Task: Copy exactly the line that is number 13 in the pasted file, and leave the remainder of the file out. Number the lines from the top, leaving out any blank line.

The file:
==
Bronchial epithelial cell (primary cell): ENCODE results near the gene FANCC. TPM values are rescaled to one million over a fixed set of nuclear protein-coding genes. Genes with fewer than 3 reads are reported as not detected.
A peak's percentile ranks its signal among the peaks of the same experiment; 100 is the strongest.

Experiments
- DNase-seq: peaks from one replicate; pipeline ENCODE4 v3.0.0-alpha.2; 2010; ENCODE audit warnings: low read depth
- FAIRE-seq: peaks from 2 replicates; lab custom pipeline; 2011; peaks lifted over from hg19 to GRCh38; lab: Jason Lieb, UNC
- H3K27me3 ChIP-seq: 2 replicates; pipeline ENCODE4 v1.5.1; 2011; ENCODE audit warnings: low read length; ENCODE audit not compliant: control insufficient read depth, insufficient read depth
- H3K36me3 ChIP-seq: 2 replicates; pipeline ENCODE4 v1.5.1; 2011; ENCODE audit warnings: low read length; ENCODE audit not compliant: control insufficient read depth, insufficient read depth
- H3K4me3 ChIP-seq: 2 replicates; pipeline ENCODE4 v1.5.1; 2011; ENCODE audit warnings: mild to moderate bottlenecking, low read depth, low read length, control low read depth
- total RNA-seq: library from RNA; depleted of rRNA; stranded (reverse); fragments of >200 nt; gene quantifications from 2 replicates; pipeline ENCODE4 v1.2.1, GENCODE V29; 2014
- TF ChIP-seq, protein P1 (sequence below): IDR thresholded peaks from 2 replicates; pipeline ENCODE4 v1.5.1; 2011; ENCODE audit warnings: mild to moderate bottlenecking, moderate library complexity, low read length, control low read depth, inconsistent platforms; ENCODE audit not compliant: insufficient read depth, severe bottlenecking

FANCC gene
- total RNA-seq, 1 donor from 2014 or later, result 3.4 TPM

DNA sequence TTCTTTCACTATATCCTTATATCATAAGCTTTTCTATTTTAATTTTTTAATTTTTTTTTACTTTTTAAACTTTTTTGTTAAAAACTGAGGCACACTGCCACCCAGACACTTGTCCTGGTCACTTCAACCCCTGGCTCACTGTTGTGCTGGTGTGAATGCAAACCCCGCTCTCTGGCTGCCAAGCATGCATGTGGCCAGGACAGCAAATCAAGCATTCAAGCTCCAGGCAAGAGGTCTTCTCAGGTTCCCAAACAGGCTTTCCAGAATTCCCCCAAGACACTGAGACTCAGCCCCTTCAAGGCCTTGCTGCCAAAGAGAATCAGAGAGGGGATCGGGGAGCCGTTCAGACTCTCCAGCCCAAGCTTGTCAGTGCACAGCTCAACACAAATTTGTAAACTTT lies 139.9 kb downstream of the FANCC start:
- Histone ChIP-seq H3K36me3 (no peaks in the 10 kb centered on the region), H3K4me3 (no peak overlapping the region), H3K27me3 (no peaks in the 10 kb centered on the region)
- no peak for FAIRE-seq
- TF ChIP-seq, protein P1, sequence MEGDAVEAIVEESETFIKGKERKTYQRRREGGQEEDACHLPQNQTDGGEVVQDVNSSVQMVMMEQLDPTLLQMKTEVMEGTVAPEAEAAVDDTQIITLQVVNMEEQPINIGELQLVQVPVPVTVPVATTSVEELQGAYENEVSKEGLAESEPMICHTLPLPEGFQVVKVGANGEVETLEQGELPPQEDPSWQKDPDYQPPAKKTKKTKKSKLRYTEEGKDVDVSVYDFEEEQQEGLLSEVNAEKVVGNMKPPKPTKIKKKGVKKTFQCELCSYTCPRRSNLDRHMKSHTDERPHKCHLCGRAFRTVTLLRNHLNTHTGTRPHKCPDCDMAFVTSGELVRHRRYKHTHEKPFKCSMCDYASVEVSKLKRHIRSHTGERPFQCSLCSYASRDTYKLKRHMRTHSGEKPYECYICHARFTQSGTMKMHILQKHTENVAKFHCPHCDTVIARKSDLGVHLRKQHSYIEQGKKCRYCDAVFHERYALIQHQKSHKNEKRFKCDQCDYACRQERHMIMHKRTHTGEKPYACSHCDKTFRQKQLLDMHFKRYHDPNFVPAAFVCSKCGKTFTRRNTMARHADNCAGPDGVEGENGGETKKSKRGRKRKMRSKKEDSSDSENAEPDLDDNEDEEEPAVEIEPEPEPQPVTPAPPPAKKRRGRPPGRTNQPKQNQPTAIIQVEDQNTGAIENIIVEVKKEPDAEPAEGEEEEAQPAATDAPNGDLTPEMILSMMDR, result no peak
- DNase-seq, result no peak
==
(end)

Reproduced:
DNA sequence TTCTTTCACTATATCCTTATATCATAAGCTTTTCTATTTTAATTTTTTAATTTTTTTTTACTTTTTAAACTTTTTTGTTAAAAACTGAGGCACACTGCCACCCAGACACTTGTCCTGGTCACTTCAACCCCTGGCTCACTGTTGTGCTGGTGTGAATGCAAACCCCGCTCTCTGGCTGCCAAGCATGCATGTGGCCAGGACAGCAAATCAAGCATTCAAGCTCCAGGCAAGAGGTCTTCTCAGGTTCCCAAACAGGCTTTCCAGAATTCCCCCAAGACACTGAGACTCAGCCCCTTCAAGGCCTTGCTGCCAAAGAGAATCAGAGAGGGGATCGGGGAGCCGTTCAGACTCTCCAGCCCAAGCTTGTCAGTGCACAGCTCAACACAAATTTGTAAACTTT lies 139.9 kb downstream of the FANCC start: